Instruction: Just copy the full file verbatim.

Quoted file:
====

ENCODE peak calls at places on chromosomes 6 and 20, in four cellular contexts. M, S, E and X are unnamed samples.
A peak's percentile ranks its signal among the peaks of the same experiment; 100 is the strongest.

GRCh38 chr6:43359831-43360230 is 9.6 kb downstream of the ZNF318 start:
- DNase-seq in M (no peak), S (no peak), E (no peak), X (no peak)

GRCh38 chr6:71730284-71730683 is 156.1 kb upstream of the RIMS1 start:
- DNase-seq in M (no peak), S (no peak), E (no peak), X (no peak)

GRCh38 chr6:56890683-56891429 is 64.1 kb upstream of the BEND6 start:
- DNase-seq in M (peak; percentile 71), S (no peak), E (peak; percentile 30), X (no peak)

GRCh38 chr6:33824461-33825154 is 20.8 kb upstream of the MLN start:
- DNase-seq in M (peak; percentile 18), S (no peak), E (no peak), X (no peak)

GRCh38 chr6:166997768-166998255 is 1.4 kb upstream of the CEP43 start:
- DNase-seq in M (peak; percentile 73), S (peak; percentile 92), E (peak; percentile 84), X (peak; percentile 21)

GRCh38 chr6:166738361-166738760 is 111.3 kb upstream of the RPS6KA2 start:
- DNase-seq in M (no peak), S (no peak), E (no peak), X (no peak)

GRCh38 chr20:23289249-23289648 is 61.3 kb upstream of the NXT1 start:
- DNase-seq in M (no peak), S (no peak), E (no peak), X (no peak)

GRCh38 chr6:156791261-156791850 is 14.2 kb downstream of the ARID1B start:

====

ENCODE peak calls at places on chromosomes 6 and 20, in four cellular contexts. M, S, E and X are unnamed samples.
A peak's percentile ranks its signal among the peaks of the same experiment; 100 is the strongest.

GRCh38 chr6:43359831-43360230 is 9.6 kb downstream of the ZNF318 start:
- DNase-seq in M (no peak), S (no peak), E (no peak), X (no peak)

GRCh38 chr6:71730284-71730683 is 156.1 kb upstream of the RIMS1 start:
- DNase-seq in M (no peak), S (no peak), E (no peak), X (no peak)

GRCh38 chr6:56890683-56891429 is 64.1 kb upstream of the BEND6 start:
- DNase-seq in M (peak; percentile 71), S (no peak), E (peak; percentile 30), X (no peak)

GRCh38 chr6:33824461-33825154 is 20.8 kb upstream of the MLN start:
- DNase-seq in M (peak; percentile 18), S (no peak), E (no peak), X (no peak)

GRCh38 chr6:166997768-166998255 is 1.4 kb upstream of the CEP43 start:
- DNase-seq in M (peak; percentile 73), S (peak; percentile 92), E (peak; percentile 84), X (peak; percentile 21)

GRCh38 chr6:166738361-166738760 is 111.3 kb upstream of the RPS6KA2 start:
- DNase-seq in M (no peak), S (no peak), E (no peak), X (no peak)

GRCh38 chr20:23289249-23289648 is 61.3 kb upstream of the NXT1 start:
- DNase-seq in M (no peak), S (no peak), E (no peak), X (no peak)

GRCh38 chr6:156791261-156791850 is 14.2 kb downstream of the ARID1B start: